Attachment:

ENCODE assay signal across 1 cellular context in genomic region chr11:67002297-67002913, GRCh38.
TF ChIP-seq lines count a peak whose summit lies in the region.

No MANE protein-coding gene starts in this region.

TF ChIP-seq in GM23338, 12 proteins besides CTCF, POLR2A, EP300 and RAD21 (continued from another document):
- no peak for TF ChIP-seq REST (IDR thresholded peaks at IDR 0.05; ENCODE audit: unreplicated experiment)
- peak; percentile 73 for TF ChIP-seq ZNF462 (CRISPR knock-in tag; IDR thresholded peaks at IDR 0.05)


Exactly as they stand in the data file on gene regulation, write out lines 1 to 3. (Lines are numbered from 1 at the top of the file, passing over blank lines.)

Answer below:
ENCODE assay signal across 1 cellular context in genomic region chr11:67002297-67002913, GRCh38.
TF ChIP-seq lines count a peak whose summit lies in the region.

No MANE protein-coding gene starts in this region.